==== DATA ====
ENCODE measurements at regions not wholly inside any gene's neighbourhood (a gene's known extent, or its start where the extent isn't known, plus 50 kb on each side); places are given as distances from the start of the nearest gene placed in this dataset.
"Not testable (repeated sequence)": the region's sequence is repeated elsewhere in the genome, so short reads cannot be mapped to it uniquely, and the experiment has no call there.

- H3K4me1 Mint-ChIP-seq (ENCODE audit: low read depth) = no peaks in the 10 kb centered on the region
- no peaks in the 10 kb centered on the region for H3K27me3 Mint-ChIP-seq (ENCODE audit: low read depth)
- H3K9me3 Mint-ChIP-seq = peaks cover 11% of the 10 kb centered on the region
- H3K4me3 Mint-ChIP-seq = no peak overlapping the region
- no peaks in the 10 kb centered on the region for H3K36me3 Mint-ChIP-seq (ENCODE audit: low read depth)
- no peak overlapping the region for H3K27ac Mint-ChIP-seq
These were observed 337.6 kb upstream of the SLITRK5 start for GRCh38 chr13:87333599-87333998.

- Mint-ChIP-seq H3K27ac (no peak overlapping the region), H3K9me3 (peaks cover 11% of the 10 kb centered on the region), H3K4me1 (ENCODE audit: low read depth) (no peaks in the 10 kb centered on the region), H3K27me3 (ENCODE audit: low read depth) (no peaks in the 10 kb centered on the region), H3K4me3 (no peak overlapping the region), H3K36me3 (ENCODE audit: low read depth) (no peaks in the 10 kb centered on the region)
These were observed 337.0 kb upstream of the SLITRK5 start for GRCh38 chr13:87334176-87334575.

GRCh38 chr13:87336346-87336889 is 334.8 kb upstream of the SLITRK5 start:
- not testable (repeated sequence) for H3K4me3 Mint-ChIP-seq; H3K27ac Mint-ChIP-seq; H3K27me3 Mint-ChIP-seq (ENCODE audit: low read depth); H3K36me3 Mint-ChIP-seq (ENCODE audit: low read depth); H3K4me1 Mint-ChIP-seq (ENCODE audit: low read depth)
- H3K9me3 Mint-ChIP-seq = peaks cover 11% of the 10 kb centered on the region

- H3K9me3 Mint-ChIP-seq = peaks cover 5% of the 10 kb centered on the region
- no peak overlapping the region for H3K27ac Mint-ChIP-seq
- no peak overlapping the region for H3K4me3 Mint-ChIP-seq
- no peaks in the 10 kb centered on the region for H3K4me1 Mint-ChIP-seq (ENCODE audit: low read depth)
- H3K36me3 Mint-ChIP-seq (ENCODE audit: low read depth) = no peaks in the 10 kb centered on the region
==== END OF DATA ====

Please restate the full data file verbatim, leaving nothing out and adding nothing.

ENCODE measurements at regions not wholly inside any gene's neighbourhood (a gene's known extent, or its start where the extent isn't known, plus 50 kb on each side); places are given as distances from the start of the nearest gene placed in this dataset.
"Not testable (repeated sequence)": the region's sequence is repeated elsewhere in the genome, so short reads cannot be mapped to it uniquely, and the experiment has no call there.

- H3K4me1 Mint-ChIP-seq (ENCODE audit: low read depth) = no peaks in the 10 kb centered on the region
- no peaks in the 10 kb centered on the region for H3K27me3 Mint-ChIP-seq (ENCODE audit: low read depth)
- H3K9me3 Mint-ChIP-seq = peaks cover 11% of the 10 kb centered on the region
- H3K4me3 Mint-ChIP-seq = no peak overlapping the region
- no peaks in the 10 kb centered on the region for H3K36me3 Mint-ChIP-seq (ENCODE audit: low read depth)
- no peak overlapping the region for H3K27ac Mint-ChIP-seq
These were observed 337.6 kb upstream of the SLITRK5 start for GRCh38 chr13:87333599-87333998.

- Mint-ChIP-seq H3K27ac (no peak overlapping the region), H3K9me3 (peaks cover 11% of the 10 kb centered on the region), H3K4me1 (ENCODE audit: low read depth) (no peaks in the 10 kb centered on the region), H3K27me3 (ENCODE audit: low read depth) (no peaks in the 10 kb centered on the region), H3K4me3 (no peak overlapping the region), H3K36me3 (ENCODE audit: low read depth) (no peaks in the 10 kb centered on the region)
These were observed 337.0 kb upstream of the SLITRK5 start for GRCh38 chr13:87334176-87334575.

GRCh38 chr13:87336346-87336889 is 334.8 kb upstream of the SLITRK5 start:
- not testable (repeated sequence) for H3K4me3 Mint-ChIP-seq; H3K27ac Mint-ChIP-seq; H3K27me3 Mint-ChIP-seq (ENCODE audit: low read depth); H3K36me3 Mint-ChIP-seq (ENCODE audit: low read depth); H3K4me1 Mint-ChIP-seq (ENCODE audit: low read depth)
- H3K9me3 Mint-ChIP-seq = peaks cover 11% of the 10 kb centered on the region

- H3K9me3 Mint-ChIP-seq = peaks cover 5% of the 10 kb centered on the region
- no peak overlapping the region for H3K27ac Mint-ChIP-seq
- no peak overlapping the region for H3K4me3 Mint-ChIP-seq
- no peaks in the 10 kb centered on the region for H3K4me1 Mint-ChIP-seq (ENCODE audit: low read depth)
- H3K36me3 Mint-ChIP-seq (ENCODE audit: low read depth) = no peaks in the 10 kb centered on the region